I’m reading up on some more stuff and the rabbit hole is getting pretty deep. Apparently this thing I’m trying to do is called Quasi Random Numbers and low discrepancy sequences. It looks like they use these things a lot in the financial world to do monte carlo sampling of N dimensional spaces.

        Crazy stuff but interesting, I’m going to summarize what i’ve found out and take a stab at making the shuffler class be a bit better at shuffling hehe.

        Like

      • This is one of those things that requires pictures to fully explain, but here goes:
        If you think of the array of values to be shuffled as leaves of a binary tree. Then you swap the left/right values based upon the bit of the input (the least significant bit corresponds with the Nth level of the tree, the 2nd least significant bit is N-1th level of the tree).
        / row 3
        / / row 2
        / / / / row 1
        1 2 3 4 5 6 7 8

        So with the basic tree (that I’m sure will lose formatting). An input of 1 would swap the left/right values of the children of row 1. An input of 2 would swap the left/right children of row 2. An input of 3 would swap the left/right children of row 1 and row 2, etc.

        Like

      • ah gotcha. If i catch your meaning, it isn’t so much that the binary tree / swapping will help me solve this issue, but more that the binary tree shows why xor alone will always have the pairing problem when applied to sequential numbers?

        FWIW i tried adding the random seed to every other index to help thwart the pairing problem (ANDing against the bitmask to keep it in range) and then converting the indices to gray code, and then xoring the random number in. It’s actually looking quite a bit better. There’s still some seeds that spit out values that make you say “WTF” but its getting better.

        Like

      • oh and by “add the random seed to every other index”, i mean “add the random seed * 2 to every other index”. Since i’m only offsetting the even or odd numbers, and I still need every number to be represented exactly once in the output of this operation, i can’t change the evens to odds or vice versa.

        Like

      • It seems like you’re going out of your way to shuffle a list without allocating any memory. Wouldn’t it be easier to just generate a bunch of random numbers and then sort them? Or if allocations are bad and you can guarantee that half of the bits are going to waste for the values you’re trying to shuffle you could set the high bits randomly, sort the list, and then clear the high bits.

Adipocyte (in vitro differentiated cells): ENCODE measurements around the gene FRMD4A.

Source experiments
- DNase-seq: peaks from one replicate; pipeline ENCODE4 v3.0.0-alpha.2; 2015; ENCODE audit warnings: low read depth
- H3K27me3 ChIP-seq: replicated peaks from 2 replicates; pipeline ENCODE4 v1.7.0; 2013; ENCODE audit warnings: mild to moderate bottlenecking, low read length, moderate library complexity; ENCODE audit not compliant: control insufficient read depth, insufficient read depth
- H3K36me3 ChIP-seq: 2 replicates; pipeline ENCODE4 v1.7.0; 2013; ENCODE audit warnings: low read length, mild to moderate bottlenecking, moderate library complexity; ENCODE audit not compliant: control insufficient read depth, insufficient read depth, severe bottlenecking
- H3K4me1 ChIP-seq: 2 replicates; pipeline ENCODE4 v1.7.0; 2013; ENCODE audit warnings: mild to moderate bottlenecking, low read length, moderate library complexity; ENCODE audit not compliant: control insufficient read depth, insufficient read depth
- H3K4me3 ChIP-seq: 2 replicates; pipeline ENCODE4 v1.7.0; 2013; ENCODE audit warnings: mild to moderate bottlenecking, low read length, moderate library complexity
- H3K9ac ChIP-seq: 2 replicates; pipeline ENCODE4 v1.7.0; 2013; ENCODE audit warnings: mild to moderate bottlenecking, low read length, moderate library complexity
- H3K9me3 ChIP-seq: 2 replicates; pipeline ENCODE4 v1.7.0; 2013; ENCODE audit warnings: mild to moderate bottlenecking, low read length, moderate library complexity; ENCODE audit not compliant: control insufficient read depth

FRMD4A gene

Like

  2. Apparently we reached max comment reply depth so starting a new one 😛

    Yeah so this technique is good at shuffling a large amount of data, which doesn’t come up that often, making this less useful.

    There are a couple interesting properties to this guy besides just being good at shuffling though.

    #1 – it can easily go forwards or backwards. If you have a game that involves being able to rewind time, or being able to watch replays (resimulations) and scrub back and forward in the timeline, this could help make that easier for you by providing a random number generator that doesn’t care about the flow of time 😛

    #2 – If the number you tell it to shuffle is a power of 2 minus 1 (so that it doesn’t round up to the next power of 2), you ca set the “shuffle iterator” index to any value and get the number generated for that index. I could tell a shuffler to shuffle 100,000 items, set the index to 75,683 and get the value instantly without having to generate the 75,683 numbers that came before it first.

    I don’t think it’s every day useful, but I think this thing is going to be a decent tool for the old game programming toolbox that can be used from time to time (:

    Like

    • OK, a reversible or random order deterministic random number does sound pretty awesome. But I don’t think that xor will get you there. I think the problem is that you’re only adding one random element to known values and a known ordering and trying to get a different ordering. There is probably some odd public key or symmetrical key encryption out there that is poor encryption but would match your requirements.

      Like

      • Yeah you might be right about xor… i thought i had done better w/ adding or xoring even numbers against an even random number, gray code, and then xor but it falls apart for larger numbers. (like… @ 100,000 random max, i get numbers that shift between being in the 400s back up to 10,000… and several pages of that bad behavior.

        To take it to the extreme i was thinking about jamming in more random numbers, and trying multiple passes through this “jumbling process” just to see if it helps any.

        Encryption has been on my mind too but haven’t tried that yet, that’s a good idea. I know hashing is no good though because unlike “single byte at a time, stateless encryption”, it will happily take N things and generate less than N unique outputs.

        Like

  3. Pingback: The Incredible Time Traveling Random Number Generator | The blog at the bottom of the sea

  4. Pingback: Fast & Lightweight Random “Shuffle” Functionality – FIXED! | The blog at the bottom of the sea